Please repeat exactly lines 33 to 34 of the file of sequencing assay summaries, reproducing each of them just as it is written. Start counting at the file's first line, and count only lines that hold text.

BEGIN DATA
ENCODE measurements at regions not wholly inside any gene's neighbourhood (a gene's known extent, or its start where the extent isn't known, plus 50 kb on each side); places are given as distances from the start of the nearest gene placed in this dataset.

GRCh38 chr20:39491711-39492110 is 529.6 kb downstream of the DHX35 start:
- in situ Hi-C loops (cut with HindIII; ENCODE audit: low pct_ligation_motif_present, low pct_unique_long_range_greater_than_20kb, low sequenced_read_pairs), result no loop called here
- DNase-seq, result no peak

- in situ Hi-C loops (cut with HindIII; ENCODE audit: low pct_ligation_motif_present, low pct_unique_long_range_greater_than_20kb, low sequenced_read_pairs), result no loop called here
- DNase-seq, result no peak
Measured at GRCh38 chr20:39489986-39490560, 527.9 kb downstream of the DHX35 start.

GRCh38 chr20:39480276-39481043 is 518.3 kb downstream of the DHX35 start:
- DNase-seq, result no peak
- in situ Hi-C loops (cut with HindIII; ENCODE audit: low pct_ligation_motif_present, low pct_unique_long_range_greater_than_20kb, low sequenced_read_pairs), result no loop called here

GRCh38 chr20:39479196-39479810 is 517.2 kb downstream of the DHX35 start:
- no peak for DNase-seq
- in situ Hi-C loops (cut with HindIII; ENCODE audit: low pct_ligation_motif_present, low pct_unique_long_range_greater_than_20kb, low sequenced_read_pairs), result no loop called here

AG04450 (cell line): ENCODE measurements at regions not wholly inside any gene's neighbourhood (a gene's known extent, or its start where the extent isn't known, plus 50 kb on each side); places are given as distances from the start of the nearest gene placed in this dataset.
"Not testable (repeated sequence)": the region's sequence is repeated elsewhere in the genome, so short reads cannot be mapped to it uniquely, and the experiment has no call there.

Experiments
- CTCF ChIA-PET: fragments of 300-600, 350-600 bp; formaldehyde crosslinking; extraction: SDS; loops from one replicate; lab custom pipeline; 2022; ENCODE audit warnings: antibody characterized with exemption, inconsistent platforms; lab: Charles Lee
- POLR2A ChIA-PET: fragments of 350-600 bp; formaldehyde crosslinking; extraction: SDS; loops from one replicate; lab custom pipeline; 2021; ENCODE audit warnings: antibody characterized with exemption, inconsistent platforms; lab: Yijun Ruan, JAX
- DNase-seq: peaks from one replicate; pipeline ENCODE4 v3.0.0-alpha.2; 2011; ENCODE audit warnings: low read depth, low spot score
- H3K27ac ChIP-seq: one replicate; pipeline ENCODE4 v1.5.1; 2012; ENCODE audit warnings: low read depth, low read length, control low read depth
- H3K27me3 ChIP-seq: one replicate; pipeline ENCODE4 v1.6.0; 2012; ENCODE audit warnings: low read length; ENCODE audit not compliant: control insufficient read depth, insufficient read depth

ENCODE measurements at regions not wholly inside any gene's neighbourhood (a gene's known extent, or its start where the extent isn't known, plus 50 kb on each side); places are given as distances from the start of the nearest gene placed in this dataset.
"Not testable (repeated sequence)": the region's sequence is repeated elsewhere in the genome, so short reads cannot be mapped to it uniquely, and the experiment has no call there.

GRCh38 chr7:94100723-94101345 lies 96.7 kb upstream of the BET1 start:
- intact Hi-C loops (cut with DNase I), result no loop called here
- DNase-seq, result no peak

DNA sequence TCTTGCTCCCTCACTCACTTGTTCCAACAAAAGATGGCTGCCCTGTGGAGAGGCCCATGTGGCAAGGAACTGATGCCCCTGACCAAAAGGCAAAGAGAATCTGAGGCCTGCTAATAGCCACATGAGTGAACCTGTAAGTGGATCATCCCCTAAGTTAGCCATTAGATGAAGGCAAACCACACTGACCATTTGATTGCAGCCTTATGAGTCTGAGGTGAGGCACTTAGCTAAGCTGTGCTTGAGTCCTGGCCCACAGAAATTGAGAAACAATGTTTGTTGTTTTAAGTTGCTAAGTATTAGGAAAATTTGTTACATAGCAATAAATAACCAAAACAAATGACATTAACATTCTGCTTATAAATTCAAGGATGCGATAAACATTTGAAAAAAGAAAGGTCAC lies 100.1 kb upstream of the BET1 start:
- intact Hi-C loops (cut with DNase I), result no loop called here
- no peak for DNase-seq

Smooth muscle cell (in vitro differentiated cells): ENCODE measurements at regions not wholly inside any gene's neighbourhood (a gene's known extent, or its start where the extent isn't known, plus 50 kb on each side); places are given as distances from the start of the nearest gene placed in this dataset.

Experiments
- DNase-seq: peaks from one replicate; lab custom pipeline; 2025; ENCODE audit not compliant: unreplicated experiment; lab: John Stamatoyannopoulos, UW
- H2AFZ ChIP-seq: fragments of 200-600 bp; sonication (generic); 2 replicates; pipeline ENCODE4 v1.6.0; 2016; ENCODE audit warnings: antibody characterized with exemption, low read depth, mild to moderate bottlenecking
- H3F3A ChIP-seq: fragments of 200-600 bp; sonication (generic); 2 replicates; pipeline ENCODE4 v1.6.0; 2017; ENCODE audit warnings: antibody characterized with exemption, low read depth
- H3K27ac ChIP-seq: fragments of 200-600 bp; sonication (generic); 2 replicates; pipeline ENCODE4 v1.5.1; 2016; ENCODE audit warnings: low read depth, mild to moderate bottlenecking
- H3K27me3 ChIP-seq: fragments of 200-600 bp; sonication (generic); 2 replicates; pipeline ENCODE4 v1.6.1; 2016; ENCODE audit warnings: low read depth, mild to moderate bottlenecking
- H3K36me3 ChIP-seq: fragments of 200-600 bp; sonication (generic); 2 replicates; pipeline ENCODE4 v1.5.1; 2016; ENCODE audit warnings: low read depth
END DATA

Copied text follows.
- H2AFZ ChIP-seq: fragments of 200-600 bp; sonication (generic); 2 replicates; pipeline ENCODE4 v1.6.0; 2016; ENCODE audit warnings: antibody characterized with exemption, low read depth, mild to moderate bottlenecking
- H3F3A ChIP-seq: fragments of 200-600 bp; sonication (generic); 2 replicates; pipeline ENCODE4 v1.6.0; 2017; ENCODE audit warnings: antibody characterized with exemption, low read depth